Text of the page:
"We know that they are trying to develop nuclear weapons, we know their real intentions," he told reporters in Berlin after talks with German Foreign Minister Joschka Fischer, who had briefed him on a recent visit to Iran.
Shalom said he hoped that the IAEA would decide later this month to begin unfettered inspections around Iran.
"We will be very happy if (the IAEA) will give free access to the inspectors ... to look at these nuclear stations that are located in Iran, all of them, the civil ones and the military ones," he said.
The UN nuclear watchdog, has set a deadline of October 31 for Tehran to allow tougher inspections of its nuclear programme, amid fears it may be secretly developing atomic arms. Iran fiercely denies the allegations.
Shalom maintained that the regime in Tehran is still hostile to Israel and continued to send missiles to the Lebanese Shiite militia group Hezbollah.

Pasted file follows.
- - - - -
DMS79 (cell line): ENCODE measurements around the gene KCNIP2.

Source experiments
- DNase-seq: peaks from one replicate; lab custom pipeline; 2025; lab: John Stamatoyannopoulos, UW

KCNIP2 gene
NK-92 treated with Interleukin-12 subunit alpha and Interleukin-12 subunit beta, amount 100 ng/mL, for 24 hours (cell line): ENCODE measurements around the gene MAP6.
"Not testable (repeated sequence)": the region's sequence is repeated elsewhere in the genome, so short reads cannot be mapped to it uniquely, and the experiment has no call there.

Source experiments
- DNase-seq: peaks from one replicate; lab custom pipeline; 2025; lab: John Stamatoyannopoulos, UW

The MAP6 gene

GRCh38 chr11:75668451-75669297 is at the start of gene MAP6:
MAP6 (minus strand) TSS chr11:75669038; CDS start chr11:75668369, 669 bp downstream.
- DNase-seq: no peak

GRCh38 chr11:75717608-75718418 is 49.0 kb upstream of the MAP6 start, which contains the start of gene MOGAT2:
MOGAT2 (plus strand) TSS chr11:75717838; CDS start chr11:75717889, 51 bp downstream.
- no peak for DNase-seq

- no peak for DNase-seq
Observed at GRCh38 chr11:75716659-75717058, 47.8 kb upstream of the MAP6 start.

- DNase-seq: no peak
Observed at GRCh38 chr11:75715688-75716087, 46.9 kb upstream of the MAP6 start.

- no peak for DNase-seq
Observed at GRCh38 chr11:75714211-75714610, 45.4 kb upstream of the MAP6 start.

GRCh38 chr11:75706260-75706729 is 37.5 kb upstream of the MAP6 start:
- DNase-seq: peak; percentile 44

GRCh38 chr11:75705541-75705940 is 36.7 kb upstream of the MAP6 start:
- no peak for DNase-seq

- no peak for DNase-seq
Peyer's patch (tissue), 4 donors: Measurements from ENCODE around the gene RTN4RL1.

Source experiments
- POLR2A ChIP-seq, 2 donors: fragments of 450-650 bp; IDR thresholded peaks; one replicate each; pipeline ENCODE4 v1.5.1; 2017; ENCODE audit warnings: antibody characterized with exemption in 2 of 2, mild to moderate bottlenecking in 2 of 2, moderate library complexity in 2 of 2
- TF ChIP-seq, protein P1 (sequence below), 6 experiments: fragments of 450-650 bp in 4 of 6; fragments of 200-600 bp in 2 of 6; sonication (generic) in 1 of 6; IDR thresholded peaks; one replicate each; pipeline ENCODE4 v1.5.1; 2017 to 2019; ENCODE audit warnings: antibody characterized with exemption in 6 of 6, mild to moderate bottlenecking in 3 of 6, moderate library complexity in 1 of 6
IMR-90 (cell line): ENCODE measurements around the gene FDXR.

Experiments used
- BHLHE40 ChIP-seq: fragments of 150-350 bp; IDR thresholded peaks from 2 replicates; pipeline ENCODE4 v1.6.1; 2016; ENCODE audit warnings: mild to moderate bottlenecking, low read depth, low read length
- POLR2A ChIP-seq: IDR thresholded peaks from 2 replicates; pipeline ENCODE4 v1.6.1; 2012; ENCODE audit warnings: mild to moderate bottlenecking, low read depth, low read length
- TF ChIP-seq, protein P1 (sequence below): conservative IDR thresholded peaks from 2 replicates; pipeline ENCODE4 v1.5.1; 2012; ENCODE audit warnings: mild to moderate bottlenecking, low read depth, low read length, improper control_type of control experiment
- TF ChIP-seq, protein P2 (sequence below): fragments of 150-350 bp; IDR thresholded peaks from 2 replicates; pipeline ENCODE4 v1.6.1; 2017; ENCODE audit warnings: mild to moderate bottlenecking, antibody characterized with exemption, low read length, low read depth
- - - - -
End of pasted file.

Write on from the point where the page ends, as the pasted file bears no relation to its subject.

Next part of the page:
"The only threat from Iran is toward Israel. If they are going to use any time in the future any nuclear weapons it will be against Israel," he said.
"Imagine what will happen ... when they have nuclear weapons and if there is an even more radical regime at that time," he added.
Fischer and his counterparts from Britain and France made Tuesday an unprecedented joint mission to Iran, during which they won a series of concessions from the Islamic regime.
Iran announced it would sign a protocol to a non-proliferation treaty which will allow the International Atomic Energy Agency (IAEA) to carry out surprise visits to suspect facilities.
Tehran also promised "full transparency," and reiterated its commitment to the treaty and said it would suspend all uranium enrichment and reprocessing activities.